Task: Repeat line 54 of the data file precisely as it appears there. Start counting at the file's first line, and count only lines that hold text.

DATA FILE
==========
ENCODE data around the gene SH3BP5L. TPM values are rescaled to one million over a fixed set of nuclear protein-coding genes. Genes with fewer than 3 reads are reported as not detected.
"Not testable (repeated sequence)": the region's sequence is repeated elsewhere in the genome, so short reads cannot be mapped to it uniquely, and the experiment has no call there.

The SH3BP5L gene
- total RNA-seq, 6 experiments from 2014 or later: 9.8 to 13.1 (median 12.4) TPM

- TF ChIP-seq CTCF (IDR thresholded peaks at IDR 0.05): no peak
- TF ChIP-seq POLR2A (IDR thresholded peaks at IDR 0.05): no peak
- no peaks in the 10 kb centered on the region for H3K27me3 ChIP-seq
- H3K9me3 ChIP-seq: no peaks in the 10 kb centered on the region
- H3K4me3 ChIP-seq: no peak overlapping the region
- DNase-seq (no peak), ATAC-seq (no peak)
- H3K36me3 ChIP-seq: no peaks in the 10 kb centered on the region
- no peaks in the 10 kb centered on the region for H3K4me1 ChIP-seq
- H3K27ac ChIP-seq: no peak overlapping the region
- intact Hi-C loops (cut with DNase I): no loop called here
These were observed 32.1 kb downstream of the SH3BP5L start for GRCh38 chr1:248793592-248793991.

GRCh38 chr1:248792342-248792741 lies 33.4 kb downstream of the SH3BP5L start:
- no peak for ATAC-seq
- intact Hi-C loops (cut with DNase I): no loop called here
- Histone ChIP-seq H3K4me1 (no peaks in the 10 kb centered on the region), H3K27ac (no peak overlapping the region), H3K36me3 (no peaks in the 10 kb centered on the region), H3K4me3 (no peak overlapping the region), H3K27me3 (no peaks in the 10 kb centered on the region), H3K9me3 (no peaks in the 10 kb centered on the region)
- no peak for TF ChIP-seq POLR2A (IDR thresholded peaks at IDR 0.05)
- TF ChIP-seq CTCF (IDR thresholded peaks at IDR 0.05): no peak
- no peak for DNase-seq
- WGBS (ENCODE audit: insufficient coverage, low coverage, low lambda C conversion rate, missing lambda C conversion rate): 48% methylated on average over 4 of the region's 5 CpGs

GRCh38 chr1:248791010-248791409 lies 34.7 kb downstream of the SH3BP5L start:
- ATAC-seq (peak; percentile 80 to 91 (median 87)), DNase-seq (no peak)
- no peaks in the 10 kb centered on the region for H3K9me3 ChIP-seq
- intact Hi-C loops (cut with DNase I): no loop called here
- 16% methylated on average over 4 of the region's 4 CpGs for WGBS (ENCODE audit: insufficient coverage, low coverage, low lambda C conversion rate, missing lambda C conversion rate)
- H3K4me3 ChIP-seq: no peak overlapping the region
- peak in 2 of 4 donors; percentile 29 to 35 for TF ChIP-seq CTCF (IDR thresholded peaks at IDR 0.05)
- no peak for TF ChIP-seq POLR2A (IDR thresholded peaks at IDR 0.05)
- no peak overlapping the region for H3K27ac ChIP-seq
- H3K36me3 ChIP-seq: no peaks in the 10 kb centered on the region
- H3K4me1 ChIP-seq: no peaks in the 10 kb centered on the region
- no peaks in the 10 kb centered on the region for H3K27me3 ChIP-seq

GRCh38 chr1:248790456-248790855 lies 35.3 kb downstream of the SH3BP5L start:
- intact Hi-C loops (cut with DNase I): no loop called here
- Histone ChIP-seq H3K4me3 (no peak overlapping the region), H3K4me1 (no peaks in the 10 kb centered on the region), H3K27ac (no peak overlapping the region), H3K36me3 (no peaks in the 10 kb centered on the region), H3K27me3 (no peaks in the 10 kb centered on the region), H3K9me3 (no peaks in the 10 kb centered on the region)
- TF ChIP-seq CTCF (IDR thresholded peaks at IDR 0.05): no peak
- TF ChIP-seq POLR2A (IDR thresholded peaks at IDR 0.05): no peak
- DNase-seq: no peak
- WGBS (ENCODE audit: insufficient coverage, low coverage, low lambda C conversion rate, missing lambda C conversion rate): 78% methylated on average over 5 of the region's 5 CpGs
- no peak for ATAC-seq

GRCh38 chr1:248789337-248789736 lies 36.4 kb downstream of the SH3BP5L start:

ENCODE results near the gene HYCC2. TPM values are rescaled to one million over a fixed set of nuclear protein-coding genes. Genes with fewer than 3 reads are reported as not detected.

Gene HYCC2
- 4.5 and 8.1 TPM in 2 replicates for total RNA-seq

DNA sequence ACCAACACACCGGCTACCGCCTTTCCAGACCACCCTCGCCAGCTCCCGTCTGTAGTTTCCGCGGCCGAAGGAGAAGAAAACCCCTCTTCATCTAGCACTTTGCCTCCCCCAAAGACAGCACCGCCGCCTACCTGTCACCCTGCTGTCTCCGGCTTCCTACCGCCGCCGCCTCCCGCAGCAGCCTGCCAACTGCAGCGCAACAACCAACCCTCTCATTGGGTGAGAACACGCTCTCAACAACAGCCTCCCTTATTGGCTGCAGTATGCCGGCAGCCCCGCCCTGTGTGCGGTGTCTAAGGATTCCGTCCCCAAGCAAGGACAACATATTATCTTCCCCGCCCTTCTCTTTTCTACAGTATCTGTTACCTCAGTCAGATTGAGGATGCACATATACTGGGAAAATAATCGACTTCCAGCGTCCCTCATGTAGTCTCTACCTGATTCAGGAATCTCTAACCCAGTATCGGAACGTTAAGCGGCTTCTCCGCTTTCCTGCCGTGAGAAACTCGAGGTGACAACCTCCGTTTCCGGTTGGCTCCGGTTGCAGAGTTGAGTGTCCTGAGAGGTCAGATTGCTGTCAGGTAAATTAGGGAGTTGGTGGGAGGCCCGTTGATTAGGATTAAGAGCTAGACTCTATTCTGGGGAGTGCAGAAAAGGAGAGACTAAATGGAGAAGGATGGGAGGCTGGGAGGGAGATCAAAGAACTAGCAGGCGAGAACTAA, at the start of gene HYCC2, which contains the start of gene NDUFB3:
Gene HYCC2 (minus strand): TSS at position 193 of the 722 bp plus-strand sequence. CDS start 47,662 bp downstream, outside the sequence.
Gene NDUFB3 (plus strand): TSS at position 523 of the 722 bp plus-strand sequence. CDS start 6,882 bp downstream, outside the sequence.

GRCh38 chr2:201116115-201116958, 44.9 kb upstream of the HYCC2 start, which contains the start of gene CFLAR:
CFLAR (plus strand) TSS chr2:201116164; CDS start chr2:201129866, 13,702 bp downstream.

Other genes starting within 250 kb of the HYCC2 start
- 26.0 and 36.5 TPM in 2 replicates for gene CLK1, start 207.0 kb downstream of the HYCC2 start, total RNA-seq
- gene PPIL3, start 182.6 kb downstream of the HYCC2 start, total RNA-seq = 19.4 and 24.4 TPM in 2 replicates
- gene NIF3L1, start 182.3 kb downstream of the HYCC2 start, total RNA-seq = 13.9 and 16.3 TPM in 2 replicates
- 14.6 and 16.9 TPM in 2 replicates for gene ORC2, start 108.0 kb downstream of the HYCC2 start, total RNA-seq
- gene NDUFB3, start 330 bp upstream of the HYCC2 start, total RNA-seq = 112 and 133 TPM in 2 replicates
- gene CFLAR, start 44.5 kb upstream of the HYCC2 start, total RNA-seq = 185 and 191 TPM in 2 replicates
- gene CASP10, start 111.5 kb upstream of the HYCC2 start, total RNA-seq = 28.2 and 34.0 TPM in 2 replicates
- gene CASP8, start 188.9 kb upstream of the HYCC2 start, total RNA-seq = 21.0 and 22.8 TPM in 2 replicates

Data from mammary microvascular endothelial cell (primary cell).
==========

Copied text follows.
- 26.0 and 36.5 TPM in 2 replicates for gene CLK1, start 207.0 kb downstream of the HYCC2 start, total RNA-seq